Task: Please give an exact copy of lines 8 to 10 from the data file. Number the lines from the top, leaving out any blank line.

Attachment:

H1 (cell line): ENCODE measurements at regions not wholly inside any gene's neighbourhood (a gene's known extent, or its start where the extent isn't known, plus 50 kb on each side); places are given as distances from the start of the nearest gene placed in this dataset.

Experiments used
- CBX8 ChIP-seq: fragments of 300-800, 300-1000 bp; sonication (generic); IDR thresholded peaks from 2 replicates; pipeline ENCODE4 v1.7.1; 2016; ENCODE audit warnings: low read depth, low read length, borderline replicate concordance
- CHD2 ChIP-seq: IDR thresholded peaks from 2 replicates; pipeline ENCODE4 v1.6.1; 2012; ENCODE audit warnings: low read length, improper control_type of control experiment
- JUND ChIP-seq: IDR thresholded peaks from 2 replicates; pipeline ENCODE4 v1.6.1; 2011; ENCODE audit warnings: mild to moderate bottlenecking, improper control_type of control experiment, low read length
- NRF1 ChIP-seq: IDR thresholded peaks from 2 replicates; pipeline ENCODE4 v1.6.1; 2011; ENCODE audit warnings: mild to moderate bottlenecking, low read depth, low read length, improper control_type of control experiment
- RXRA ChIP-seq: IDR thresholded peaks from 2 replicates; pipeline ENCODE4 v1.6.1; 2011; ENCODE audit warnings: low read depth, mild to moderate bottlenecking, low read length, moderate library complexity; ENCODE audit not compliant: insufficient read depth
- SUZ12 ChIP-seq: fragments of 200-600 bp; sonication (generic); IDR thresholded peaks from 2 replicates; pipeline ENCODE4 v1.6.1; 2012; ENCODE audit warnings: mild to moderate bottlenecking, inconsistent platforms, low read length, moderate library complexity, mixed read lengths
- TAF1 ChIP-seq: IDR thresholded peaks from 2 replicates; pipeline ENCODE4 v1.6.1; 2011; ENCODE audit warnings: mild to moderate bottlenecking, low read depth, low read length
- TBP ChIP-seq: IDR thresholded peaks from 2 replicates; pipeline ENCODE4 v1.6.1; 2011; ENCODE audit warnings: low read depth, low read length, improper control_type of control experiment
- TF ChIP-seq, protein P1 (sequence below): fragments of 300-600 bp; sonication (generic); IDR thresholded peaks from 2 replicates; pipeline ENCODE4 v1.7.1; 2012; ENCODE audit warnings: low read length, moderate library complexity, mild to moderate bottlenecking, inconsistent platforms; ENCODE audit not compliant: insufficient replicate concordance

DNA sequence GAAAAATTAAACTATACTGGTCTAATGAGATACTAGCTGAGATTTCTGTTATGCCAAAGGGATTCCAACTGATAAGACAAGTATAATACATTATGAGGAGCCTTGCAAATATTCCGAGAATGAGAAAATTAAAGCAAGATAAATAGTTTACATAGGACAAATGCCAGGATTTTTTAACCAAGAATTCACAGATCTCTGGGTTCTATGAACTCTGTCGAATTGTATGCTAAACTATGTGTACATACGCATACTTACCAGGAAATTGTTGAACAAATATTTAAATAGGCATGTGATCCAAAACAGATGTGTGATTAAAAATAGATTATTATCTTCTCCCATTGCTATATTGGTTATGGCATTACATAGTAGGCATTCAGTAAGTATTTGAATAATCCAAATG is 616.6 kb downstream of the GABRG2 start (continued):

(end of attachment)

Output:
- SUZ12 ChIP-seq: fragments of 200-600 bp; sonication (generic); IDR thresholded peaks from 2 replicates; pipeline ENCODE4 v1.6.1; 2012; ENCODE audit warnings: mild to moderate bottlenecking, inconsistent platforms, low read length, moderate library complexity, mixed read lengths
- TAF1 ChIP-seq: IDR thresholded peaks from 2 replicates; pipeline ENCODE4 v1.6.1; 2011; ENCODE audit warnings: mild to moderate bottlenecking, low read depth, low read length
- TBP ChIP-seq: IDR thresholded peaks from 2 replicates; pipeline ENCODE4 v1.6.1; 2011; ENCODE audit warnings: low read depth, low read length, improper control_type of control experiment